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Greek, Ancient: Κρέκαν, French: Erekan
Also Known As: "Hereka"
Immediate Family:

Daughter of Eskam
Wife of Attila the Hun, "Scourge of God", King of the Huns
Mother of Elak, 60th king of the Huns; Dengizich, 62nd king of the Huns and Ernak, 64th king of the Huns

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About Kreka

Kreka Kreka (Κρέκαν, "Krekan") was the wife of Attila. Priscus during his stay at Attila's court in 448 or 449 AD wrote "the next day I arrived at the wall of Attila's compound, carrying gifts for his wife... She had borne three children to him, of whom the eldest (Ellac) was ruling the Akateri and the other nations in the parts of Scythia near the Sea."[1] He then describes the compound:

"Inside the wall there were very many buildings, some built of wooden timbers carved and fitted together with an eye for style, other made of beams cleaned, scraped to straightness and placed onto logs that formed circles. The circles, starting from the ground, rose up to a height of good proportion. This is where Attila's wife dwelled. I passed the barbarians at the door and found her lying on a soft mattress. The ground was covered with woolen felt pieces for walking on. A number of male servants were gathered round her while female servants sat on the ground opposite her, dyeing some fine linens that were to be placed over the barbarians' clothing as adornment. I approached her and, after a greeting, presented her with the gifts. I then withdrew and walked to the other buildings where Attila was spending his time. I waited for Onegesius to come out since he already set out from his compound and was inside".[1]

At the last days of his mission to Attila, Priscus and Maximinus were "invited by Kreka to dinner at the house of Adames[nb 1] the man who oversaw her affairs. We joined him along with some of the nation's leading men, and there we found cordiality. He greeted us with soothing words and prepared food. Each of those present, with Scythian generosity, arose and gave us each a full cup and then, after embracing and kissing the one who was drinking, received it back. After dinner, we went back to our tent and went to sleep".[3]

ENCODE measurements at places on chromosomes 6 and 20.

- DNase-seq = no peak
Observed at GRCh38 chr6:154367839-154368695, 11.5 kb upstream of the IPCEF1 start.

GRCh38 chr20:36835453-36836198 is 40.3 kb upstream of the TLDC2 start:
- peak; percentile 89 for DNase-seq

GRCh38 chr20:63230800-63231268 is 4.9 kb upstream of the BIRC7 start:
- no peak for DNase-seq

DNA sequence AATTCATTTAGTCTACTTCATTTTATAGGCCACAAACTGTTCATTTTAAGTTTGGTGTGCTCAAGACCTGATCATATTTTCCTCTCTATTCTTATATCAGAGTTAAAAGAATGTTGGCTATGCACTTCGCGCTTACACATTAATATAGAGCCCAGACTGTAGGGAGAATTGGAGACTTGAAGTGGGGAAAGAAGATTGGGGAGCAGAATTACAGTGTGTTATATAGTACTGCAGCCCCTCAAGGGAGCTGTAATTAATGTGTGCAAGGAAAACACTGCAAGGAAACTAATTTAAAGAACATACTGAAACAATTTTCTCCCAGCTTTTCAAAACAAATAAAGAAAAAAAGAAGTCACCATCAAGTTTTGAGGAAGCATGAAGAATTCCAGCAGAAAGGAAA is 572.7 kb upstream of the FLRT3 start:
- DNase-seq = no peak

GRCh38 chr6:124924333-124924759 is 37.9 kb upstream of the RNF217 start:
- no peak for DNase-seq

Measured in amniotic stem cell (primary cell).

Etymology Edit

The name is recorded as Κρέκαν (Krekan), Χρέχα (Khreka), Ήρέχα (Ereka), Ήρέχαν (Erekan).[4][5] Some copyists dropped v or ending -an.[4] Maenchen-Helfen considered Bang's etymology, by which it derives from *arï(y)-qan (the pure princess), i.e. Karakalpaks name Aruvkhan (aruv, "pure").[4] Pavel Poucha derived Kreka or Hreka from Mongolian appellation gergei (wife).[4][6]

Omeljan Pritsak noted that there two additional variants gergai and gergen, while ger is the root for "house".[6] The Mongolian word is comparable to Turkic Yakut language kärgän (root kär to ger, and suffix gän to gan) which means "family, house, members of household or family".[6] Word kärgännä means "to marry", while kärgännäx "married".[7] The Oghur Turkic vocalic metathesis is responsible for the change of *ker into kre-, while k- in the initial position of the suffix gan is the result of Oghur Turkic devoicing after r, l, n.[8] The reconstructed form krekän < *kerkän from older *kergän, was not a name, yet appellative meaning "wife".[8]